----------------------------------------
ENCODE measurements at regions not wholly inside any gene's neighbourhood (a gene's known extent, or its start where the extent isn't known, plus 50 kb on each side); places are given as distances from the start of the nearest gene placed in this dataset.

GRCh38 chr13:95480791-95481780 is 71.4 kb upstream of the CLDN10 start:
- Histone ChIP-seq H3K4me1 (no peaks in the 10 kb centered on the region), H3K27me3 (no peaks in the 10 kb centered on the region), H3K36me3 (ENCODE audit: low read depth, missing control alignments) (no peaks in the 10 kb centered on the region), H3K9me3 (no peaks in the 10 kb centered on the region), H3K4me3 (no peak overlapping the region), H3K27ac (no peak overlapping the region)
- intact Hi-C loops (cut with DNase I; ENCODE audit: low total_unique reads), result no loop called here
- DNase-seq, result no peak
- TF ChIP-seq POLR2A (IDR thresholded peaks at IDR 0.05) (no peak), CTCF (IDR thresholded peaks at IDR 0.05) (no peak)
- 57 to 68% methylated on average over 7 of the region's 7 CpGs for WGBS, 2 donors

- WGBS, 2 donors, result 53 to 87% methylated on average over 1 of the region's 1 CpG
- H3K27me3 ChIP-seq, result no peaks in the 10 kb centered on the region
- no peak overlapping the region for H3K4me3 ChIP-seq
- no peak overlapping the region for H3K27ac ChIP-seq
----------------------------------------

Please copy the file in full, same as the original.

ENCODE measurements at regions not wholly inside any gene's neighbourhood (a gene's known extent, or its start where the extent isn't known, plus 50 kb on each side); places are given as distances from the start of the nearest gene placed in this dataset.

GRCh38 chr13:95480791-95481780 is 71.4 kb upstream of the CLDN10 start:
- Histone ChIP-seq H3K4me1 (no peaks in the 10 kb centered on the region), H3K27me3 (no peaks in the 10 kb centered on the region), H3K36me3 (ENCODE audit: low read depth, missing control alignments) (no peaks in the 10 kb centered on the region), H3K9me3 (no peaks in the 10 kb centered on the region), H3K4me3 (no peak overlapping the region), H3K27ac (no peak overlapping the region)
- intact Hi-C loops (cut with DNase I; ENCODE audit: low total_unique reads), result no loop called here
- DNase-seq, result no peak
- TF ChIP-seq POLR2A (IDR thresholded peaks at IDR 0.05) (no peak), CTCF (IDR thresholded peaks at IDR 0.05) (no peak)
- 57 to 68% methylated on average over 7 of the region's 7 CpGs for WGBS, 2 donors

- WGBS, 2 donors, result 53 to 87% methylated on average over 1 of the region's 1 CpG
- H3K27me3 ChIP-seq, result no peaks in the 10 kb centered on the region
- no peak overlapping the region for H3K4me3 ChIP-seq
- no peak overlapping the region for H3K27ac ChIP-seq